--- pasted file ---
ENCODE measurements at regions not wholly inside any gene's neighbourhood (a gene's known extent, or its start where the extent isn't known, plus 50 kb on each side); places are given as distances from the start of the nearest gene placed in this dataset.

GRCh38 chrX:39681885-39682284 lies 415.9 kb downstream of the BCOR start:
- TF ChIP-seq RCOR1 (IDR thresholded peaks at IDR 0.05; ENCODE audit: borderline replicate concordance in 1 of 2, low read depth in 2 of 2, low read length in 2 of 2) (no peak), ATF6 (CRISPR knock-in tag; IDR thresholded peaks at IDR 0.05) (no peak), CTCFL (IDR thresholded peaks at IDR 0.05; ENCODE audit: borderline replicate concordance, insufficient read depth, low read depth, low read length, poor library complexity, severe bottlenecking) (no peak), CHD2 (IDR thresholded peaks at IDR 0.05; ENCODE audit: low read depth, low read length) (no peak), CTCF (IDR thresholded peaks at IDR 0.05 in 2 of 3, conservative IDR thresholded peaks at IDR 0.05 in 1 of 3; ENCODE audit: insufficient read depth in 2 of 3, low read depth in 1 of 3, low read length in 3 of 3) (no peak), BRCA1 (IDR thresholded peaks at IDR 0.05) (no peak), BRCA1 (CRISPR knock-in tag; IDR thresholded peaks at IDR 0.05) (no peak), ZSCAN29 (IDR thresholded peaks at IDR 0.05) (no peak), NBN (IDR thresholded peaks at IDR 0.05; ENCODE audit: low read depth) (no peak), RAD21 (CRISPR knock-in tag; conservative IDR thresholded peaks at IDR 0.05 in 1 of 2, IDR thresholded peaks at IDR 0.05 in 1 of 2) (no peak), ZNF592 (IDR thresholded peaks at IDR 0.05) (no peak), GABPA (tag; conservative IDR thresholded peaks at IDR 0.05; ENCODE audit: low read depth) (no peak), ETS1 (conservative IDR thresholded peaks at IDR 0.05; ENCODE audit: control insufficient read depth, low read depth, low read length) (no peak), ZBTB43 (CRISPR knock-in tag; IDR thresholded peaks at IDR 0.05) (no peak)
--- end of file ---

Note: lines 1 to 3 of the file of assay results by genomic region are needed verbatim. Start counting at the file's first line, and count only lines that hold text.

ENCODE measurements at regions not wholly inside any gene's neighbourhood (a gene's known extent, or its start where the extent isn't known, plus 50 kb on each side); places are given as distances from the start of the nearest gene placed in this dataset.

GRCh38 chrX:39681885-39682284 lies 415.9 kb downstream of the BCOR start:
- TF ChIP-seq RCOR1 (IDR thresholded peaks at IDR 0.05; ENCODE audit: borderline replicate concordance in 1 of 2, low read depth in 2 of 2, low read length in 2 of 2) (no peak), ATF6 (CRISPR knock-in tag; IDR thresholded peaks at IDR 0.05) (no peak), CTCFL (IDR thresholded peaks at IDR 0.05; ENCODE audit: borderline replicate concordance, insufficient read depth, low read depth, low read length, poor library complexity, severe bottlenecking) (no peak), CHD2 (IDR thresholded peaks at IDR 0.05; ENCODE audit: low read depth, low read length) (no peak), CTCF (IDR thresholded peaks at IDR 0.05 in 2 of 3, conservative IDR thresholded peaks at IDR 0.05 in 1 of 3; ENCODE audit: insufficient read depth in 2 of 3, low read depth in 1 of 3, low read length in 3 of 3) (no peak), BRCA1 (IDR thresholded peaks at IDR 0.05) (no peak), BRCA1 (CRISPR knock-in tag; IDR thresholded peaks at IDR 0.05) (no peak), ZSCAN29 (IDR thresholded peaks at IDR 0.05) (no peak), NBN (IDR thresholded peaks at IDR 0.05; ENCODE audit: low read depth) (no peak), RAD21 (CRISPR knock-in tag; conservative IDR thresholded peaks at IDR 0.05 in 1 of 2, IDR thresholded peaks at IDR 0.05 in 1 of 2) (no peak), ZNF592 (IDR thresholded peaks at IDR 0.05) (no peak), GABPA (tag; conservative IDR thresholded peaks at IDR 0.05; ENCODE audit: low read depth) (no peak), ETS1 (conservative IDR thresholded peaks at IDR 0.05; ENCODE audit: control insufficient read depth, low read depth, low read length) (no peak), ZBTB43 (CRISPR knock-in tag; IDR thresholded peaks at IDR 0.05) (no peak)